Grade and stage are two important ways to measure and describe how cancer develops. A tumor grade tells how aggressive the cancer cells are. A tumor stage tells how much the cancer has spread.
Grading is one of the ways to know if the disease will come back. It also tells us how quickly the cancer may grow and/or spread.
Tumors can be low or high grade. High-grade tumor cells are very abnormal, poorly organized and tend to be more serious. They are the most aggressive type.
The tumor stage tells how much of the tissue has the cancer. Doctors can tell the grade and stage of bladder cancer by taking a small sample of the tumor. This is called a biopsy. A pathologist in a lab examines the sample under a microscope and determines the grade and stage of the cancer.
The stages of bladder cancer are:
- Ta: Tumor on the bladder lining that does not enter any layers of the bladder
- Tis: Carcinoma in situ (CIS)-A high-grade cancer but "flat" cancer. It looks like a reddish, velvety patch on the bladder lining
- T1: Tumor goes through the bladder lining, into the second layer, but does not reach the muscle layer
- T2 : Tumor grows into the muscle layer of the bladder
- T3: Tumor goes past the muscle layer into tissue surrounding the bladder, usually fat surrounding the bladder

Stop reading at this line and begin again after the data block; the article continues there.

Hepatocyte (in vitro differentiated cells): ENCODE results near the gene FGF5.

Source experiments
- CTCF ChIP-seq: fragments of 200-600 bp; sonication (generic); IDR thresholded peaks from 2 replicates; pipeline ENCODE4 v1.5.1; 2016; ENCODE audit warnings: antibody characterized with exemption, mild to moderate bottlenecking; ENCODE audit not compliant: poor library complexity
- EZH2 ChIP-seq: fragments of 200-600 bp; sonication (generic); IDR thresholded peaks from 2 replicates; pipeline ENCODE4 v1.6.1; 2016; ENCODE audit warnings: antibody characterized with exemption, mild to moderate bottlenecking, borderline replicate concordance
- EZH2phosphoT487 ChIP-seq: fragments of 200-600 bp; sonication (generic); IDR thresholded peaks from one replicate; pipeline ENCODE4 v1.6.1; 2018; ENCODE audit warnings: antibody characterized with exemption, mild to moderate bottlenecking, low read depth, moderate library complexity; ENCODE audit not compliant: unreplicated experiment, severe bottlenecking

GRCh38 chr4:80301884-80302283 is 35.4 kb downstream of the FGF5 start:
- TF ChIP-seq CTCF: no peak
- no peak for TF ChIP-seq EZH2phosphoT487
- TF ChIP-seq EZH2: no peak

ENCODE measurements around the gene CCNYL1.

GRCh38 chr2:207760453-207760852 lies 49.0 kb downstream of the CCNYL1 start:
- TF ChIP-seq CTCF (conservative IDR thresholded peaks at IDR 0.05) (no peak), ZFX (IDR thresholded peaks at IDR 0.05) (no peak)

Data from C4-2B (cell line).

- T4: Tumor has spread to nearby structures of the bladder such as the prostate in men or the vagina in females
What Does NMIBC Look Like?
Bladder cancer is described by how far into the wall of the bladder the cancer has grown (which is the clinical stage). Non-muscle invasive bladder cancers are found in the inner layer cells of the bladder. These cancers do not invade the muscular wall. These tumors are staged from Ta (lowest stage) to T1 (highest stage for NMIBC).
Over half of patients with low-grade Ta cancers will have a tumor recurrence. About 6% will progress to a higher stage. High-grade T1 cancers recur at a rate of about 45% and 17% of these will probably progress to a higher stage.
Once diagnosed, the rates of survival are quite favorable for patients with NMIBC. Survival in high-grade disease ranges from about 70-85% at 10 years and a much higher rate for low-grade disease. However, it is important that the disease is diagnosed early. This helps doctors predict the course of the disease and choose the best treatment to stop it from growing.